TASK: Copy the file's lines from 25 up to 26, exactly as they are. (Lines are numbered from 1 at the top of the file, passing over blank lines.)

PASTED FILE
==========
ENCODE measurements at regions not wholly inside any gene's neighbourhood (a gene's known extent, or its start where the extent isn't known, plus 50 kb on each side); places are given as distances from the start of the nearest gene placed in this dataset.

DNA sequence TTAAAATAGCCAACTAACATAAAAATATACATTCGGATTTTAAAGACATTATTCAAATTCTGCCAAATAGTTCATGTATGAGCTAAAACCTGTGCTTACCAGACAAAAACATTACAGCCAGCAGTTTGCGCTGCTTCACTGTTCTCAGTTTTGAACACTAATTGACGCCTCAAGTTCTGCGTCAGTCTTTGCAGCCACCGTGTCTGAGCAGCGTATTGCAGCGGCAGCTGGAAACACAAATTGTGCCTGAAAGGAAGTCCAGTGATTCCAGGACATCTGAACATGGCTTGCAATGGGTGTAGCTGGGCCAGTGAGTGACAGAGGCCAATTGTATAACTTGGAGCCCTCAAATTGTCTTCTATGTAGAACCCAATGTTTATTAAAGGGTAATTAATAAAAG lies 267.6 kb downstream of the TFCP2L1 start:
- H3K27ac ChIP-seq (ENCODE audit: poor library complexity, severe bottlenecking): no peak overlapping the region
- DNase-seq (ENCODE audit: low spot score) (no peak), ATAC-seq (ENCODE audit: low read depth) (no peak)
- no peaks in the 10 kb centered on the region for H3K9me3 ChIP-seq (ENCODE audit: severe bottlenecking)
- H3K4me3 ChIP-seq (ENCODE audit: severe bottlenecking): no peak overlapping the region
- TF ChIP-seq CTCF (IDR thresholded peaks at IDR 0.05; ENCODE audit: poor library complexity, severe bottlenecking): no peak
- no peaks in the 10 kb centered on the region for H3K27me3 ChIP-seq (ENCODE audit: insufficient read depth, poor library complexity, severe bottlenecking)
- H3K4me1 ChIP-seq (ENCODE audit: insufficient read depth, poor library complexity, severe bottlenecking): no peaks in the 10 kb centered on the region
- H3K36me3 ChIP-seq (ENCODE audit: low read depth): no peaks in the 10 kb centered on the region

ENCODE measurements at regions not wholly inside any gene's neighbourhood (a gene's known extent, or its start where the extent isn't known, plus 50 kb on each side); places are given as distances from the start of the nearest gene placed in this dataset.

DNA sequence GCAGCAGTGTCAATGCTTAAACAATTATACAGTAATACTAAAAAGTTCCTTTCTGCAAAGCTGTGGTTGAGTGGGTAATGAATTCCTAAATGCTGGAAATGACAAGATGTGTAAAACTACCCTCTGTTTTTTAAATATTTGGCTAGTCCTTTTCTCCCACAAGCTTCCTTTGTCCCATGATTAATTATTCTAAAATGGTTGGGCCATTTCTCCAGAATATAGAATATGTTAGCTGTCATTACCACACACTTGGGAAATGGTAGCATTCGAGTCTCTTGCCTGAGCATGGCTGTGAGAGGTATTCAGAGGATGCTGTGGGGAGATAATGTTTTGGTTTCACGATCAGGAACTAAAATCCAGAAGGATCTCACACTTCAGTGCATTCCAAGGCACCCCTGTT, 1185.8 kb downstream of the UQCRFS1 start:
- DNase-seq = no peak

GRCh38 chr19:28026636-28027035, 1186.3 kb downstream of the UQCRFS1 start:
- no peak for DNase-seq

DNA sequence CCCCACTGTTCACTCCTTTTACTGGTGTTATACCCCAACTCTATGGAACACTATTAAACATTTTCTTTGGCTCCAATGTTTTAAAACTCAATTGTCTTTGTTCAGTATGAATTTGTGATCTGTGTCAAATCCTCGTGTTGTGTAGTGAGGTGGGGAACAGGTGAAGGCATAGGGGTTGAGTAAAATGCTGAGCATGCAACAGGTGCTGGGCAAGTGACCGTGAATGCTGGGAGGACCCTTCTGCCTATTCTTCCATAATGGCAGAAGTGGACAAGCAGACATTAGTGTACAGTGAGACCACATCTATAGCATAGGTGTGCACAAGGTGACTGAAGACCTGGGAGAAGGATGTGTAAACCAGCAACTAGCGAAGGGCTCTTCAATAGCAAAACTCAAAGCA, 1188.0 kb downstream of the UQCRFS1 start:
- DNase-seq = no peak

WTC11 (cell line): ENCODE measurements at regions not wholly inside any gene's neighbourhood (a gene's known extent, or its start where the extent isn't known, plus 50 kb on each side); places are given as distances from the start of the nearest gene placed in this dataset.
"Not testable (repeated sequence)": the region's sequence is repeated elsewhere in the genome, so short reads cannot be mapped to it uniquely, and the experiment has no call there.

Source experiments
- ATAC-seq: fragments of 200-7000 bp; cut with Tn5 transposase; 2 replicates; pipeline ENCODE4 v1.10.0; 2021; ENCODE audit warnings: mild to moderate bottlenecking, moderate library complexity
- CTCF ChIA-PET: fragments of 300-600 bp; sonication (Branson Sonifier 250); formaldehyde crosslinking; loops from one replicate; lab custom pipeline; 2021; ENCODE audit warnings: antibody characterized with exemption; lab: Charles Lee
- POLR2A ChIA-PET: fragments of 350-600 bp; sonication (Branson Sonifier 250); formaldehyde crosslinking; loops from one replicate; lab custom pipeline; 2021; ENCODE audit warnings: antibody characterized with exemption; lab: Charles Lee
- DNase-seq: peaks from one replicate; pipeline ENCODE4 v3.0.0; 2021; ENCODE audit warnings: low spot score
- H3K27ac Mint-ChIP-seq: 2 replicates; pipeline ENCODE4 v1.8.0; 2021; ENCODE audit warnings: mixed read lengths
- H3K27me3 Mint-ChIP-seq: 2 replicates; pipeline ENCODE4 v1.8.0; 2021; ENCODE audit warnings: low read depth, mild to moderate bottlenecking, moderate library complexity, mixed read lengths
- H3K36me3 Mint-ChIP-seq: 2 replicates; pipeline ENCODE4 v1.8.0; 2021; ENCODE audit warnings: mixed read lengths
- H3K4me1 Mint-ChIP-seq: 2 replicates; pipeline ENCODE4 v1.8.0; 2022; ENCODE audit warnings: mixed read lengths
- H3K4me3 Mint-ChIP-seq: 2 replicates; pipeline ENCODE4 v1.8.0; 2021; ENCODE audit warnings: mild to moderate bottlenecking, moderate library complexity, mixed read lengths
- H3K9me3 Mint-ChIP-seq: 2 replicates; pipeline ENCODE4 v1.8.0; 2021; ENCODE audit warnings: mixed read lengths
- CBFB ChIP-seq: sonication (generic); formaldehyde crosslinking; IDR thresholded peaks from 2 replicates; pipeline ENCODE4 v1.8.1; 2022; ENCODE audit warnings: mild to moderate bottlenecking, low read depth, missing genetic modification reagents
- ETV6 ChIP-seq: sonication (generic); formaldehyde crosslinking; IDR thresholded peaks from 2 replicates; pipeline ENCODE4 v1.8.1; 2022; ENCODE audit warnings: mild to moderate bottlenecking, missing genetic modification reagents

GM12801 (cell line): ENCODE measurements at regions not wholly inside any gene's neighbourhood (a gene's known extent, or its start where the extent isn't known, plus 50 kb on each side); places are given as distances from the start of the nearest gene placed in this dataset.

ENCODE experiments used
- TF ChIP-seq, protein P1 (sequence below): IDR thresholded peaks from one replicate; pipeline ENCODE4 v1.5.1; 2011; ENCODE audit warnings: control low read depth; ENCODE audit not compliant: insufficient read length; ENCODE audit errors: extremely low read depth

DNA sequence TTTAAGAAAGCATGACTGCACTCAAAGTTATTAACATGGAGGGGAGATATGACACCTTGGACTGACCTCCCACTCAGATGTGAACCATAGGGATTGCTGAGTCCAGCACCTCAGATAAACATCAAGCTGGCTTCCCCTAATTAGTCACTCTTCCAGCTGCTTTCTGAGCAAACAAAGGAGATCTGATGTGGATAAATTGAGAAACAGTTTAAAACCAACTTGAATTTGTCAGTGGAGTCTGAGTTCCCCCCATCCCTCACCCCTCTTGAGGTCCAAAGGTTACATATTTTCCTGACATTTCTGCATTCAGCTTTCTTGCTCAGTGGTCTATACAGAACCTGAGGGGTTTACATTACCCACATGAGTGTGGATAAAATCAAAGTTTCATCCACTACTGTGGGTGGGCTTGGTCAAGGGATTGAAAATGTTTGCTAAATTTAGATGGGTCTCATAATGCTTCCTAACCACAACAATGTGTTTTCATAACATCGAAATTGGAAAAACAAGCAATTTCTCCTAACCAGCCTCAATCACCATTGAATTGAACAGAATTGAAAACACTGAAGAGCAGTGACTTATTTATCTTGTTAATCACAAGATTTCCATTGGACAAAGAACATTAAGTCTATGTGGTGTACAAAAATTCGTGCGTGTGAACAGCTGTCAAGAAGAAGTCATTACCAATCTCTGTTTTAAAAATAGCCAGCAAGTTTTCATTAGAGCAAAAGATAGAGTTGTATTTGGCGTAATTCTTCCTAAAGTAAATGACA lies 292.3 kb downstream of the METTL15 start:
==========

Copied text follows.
- H3K27ac Mint-ChIP-seq: 2 replicates; pipeline ENCODE4 v1.8.0; 2021; ENCODE audit warnings: mixed read lengths
- H3K27me3 Mint-ChIP-seq: 2 replicates; pipeline ENCODE4 v1.8.0; 2021; ENCODE audit warnings: low read depth, mild to moderate bottlenecking, moderate library complexity, mixed read lengths